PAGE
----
As some of you may remember from past blog posts, I've been engaged and planning a wedding with my fiancee for the last two years. With much of our planning behind us and our special day in July rapidly approaching, it was the natural time for both of us to enjoy our respective bachelor and bachelorette parties. While my fiancee headed to the fun and historic city of New Orleans for her get-together, my good friends and I elected for something a bit less populated: The Boundary Waters Canoe Area of northernmost Minnesota. Sure - some may elect to head to Las Vegas, Atlantic City or places even wilder to celebrate and party, but six of my best friends and I chose to take what we believe to be the truly "wild" route by heading into the thousands of lakes, portages and forests of the Minnesota-Canadian border. The BWCA, as it's termed, is a renowned destination for both canoeing and fishing and spans well over one million acres between the US Superior National Forest and Canada's Quetico and La Verendrye Provincial Parks.
The BWCA drop-in point that we used (Ely, MN) is about a four hour drive from the Twin Cities. So, in only a matter of a few hours, you can be on the water, paddling and reveling in the breathtaking beauty and peace of some of the thousand lakes.
With seven guys and three canoes, we were ready to hit the water and earn our relaxation at our first campsite later that day. So, we left Ely and drove a few miles to our put-in point at Fall Lake. From there, we headed northeast and portage (i.e., walk with all our gear and canoes on our backs) to Newton Lake and eventually end up in Pipestone Bay, a gorgeous wide-open lake with numerous small islands and fishing spot that would keep even the most amateur of outdoorsmen and adventurists busy for weeks.
Now, don't get me wrong, after spending 11 years in Minnesota for college and grad school, I know that the Twin Cities metro area offers all the creature comforts that anyone could want in a contemporary cosmopolitan city. However, traveling a few hours north provided some delightful separation from society and the typical distractions of daily life. Time on the water with friends paddling, laughing and engaging in typical "dude-like" antics provided the perfect level of perspective on life, friendship and the really important thing - a bit of balanced perspective that can be hard to come by in the tumult of our day-to-day lives.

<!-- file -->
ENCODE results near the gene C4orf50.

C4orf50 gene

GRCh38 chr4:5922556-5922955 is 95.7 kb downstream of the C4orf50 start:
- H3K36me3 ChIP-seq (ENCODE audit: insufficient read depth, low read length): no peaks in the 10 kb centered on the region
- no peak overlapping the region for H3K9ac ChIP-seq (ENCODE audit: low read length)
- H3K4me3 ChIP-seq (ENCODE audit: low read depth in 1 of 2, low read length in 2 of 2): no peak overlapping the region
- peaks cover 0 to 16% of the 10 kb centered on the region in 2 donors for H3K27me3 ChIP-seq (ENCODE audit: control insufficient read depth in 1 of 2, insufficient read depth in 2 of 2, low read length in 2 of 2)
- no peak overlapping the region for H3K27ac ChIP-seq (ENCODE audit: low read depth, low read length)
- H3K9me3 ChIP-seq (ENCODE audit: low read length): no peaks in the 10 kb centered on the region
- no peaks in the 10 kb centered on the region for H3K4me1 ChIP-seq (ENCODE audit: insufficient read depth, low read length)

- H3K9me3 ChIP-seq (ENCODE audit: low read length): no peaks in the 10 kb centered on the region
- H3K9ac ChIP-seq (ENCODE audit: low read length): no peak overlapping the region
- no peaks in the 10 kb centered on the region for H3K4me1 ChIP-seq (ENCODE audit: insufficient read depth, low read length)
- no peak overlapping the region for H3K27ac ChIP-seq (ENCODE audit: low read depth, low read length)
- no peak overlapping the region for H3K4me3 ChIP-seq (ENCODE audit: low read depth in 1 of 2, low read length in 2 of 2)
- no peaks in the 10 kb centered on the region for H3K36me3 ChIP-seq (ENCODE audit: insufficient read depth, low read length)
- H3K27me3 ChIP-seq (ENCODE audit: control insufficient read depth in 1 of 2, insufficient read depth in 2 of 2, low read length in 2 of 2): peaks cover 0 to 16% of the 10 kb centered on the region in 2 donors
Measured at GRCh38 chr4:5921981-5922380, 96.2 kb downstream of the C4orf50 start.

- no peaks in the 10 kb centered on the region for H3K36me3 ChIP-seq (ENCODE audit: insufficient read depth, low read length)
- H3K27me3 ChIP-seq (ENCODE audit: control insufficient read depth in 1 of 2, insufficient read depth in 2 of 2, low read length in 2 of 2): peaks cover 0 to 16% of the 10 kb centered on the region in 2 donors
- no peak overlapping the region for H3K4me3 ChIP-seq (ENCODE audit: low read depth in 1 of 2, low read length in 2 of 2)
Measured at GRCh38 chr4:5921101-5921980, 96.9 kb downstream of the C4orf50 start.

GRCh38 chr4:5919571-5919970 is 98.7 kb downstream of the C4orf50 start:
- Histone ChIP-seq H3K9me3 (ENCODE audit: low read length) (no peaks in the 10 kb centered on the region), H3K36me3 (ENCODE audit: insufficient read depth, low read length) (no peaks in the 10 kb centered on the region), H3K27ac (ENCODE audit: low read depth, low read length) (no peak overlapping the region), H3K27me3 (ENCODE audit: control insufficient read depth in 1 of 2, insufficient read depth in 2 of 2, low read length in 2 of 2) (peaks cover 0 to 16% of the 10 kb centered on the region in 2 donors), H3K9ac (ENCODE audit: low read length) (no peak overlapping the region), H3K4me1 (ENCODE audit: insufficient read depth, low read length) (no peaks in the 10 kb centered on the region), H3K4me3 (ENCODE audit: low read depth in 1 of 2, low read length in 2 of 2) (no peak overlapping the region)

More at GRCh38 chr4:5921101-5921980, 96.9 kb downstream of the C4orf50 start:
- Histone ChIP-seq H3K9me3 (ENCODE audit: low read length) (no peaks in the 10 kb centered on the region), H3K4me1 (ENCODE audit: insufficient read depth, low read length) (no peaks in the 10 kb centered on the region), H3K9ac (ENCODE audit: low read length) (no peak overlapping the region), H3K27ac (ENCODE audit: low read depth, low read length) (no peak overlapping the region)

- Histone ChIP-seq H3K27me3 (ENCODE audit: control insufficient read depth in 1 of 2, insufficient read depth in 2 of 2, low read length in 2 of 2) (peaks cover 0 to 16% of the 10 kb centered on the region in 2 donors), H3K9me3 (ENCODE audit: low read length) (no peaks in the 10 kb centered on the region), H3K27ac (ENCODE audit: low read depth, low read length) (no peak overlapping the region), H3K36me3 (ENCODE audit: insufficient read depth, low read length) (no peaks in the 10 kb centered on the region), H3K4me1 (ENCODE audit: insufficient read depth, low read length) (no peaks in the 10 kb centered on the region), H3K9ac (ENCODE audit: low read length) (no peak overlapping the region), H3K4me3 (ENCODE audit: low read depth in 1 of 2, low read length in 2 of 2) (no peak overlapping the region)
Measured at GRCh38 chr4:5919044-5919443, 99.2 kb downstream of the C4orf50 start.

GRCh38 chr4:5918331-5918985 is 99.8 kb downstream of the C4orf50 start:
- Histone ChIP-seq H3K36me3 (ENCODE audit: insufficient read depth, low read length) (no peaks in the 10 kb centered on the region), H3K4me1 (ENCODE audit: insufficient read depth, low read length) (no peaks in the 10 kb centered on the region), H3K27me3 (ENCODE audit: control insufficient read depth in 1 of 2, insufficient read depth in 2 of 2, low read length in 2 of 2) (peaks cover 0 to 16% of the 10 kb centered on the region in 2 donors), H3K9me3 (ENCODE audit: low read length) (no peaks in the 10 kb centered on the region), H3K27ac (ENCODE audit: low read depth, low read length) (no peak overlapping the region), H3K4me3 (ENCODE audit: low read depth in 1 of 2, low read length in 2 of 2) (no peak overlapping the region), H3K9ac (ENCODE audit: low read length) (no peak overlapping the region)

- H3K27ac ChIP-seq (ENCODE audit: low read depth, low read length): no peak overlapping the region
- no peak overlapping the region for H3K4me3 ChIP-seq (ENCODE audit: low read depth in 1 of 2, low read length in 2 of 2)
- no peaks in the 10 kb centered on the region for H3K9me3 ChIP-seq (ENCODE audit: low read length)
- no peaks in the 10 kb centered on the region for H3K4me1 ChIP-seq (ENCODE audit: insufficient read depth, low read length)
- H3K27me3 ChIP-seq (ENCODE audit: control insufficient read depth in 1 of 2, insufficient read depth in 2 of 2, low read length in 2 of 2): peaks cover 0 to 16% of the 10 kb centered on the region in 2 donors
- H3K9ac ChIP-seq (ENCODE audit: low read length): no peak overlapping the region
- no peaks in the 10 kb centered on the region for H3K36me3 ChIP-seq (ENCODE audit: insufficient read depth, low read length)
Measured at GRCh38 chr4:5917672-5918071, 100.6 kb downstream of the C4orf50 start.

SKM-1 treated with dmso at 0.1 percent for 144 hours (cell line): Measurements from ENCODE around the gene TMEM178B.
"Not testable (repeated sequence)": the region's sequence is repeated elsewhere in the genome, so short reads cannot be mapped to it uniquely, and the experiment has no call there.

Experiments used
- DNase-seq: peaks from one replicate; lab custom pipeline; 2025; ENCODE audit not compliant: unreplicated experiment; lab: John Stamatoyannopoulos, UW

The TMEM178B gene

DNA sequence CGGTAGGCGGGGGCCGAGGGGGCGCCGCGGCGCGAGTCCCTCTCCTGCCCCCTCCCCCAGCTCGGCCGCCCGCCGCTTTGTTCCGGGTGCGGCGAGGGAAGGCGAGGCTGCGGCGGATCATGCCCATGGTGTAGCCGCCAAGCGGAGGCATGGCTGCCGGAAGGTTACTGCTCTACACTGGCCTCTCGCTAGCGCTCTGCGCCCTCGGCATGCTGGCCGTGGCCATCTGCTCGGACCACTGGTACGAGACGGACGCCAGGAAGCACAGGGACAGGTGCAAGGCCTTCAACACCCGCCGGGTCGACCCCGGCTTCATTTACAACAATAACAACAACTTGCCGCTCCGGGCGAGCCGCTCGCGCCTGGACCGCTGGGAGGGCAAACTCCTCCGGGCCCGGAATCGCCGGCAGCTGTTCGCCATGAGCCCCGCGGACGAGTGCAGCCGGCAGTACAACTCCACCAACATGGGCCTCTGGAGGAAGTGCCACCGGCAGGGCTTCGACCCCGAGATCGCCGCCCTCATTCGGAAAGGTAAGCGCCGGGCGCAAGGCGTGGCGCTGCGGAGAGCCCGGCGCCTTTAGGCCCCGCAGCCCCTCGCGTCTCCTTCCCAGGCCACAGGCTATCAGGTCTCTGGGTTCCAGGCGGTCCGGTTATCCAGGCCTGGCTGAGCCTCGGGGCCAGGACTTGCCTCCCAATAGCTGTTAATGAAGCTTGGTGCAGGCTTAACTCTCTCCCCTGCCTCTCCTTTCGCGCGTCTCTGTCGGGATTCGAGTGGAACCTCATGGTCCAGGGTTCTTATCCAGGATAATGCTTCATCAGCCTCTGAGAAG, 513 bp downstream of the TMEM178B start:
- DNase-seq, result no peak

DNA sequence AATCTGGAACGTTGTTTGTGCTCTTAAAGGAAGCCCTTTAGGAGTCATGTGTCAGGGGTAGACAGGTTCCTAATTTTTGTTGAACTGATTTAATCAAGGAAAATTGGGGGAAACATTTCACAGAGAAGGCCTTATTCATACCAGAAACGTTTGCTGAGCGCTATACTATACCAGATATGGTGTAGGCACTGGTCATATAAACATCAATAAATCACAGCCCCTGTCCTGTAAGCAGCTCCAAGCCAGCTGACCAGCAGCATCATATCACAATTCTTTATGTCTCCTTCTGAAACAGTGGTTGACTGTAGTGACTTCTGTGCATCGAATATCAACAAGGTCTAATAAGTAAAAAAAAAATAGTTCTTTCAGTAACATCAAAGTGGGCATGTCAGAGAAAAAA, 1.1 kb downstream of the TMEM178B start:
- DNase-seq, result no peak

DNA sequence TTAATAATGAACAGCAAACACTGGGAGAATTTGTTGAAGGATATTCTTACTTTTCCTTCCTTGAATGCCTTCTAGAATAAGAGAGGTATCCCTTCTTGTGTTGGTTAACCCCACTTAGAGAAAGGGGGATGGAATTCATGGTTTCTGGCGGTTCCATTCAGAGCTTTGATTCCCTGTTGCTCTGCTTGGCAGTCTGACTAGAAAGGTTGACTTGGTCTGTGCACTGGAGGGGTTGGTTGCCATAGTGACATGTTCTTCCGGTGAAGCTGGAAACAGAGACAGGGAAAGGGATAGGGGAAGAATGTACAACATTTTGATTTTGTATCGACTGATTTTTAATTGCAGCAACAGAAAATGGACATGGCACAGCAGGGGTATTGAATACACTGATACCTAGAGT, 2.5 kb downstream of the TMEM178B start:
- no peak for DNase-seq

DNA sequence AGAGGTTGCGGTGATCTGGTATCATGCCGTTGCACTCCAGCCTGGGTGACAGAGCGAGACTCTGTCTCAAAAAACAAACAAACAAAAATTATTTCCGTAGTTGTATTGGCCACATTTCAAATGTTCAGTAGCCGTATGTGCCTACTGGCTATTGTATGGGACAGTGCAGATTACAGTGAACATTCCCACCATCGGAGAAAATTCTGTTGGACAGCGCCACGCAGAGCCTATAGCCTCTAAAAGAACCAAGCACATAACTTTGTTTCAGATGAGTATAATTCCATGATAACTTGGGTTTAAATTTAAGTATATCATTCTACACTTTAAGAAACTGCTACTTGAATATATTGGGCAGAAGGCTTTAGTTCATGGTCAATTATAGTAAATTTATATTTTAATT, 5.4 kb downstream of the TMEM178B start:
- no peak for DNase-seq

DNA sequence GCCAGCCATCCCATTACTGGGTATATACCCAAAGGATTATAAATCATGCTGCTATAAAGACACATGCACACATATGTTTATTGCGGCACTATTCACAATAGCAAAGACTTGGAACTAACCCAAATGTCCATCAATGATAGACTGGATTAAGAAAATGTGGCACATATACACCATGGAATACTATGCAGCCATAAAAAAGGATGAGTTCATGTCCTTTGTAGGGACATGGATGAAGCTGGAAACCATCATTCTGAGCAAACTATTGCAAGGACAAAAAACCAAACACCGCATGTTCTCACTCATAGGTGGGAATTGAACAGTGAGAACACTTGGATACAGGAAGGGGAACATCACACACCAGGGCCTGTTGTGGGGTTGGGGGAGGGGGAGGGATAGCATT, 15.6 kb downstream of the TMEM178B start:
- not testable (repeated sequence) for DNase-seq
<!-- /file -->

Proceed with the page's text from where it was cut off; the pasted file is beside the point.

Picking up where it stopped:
Well, just be sure when heading-up to BWCA that you work with a reputable outfitter and guide. We had a couple guys that were very familiar with the area, so we could depend on their expertise as well as the equipment and guidance of the awesome team at Wilderness Outfitters. Make sure that you do some serious planning and preparation with the help of guides (if not, in fact, have them lead your trek!) as well as going over water safety precautions. This was vitally important for our group since it was (surprisingly) only a couple of weeks since ice had melted on these lakes and the water temperature was hovering between 50-55deg F. Only a couple of minutes in water like that and you're soon to be a goner. (Even jumping-in from the shore briefly was pretty dang chilly!)
However, lest that set the fear of the outdoors in you, it's a breathtaking and unique experience. The sound of only the breeze in your ears, the glowing warmth of the sun on your shoulders and, at night stars unsullied by light pollution.
It's an experience I'll remember forever and I recommend you consider giving it a try yourself. It may not sound like your typical "vacation," but it also delivers some amazing memories and photos that you just can't get anywhere else!
Here are just a few of the numerous fun moments on the trip...
Appreciation and attribution to my close friends for the photos used in this post.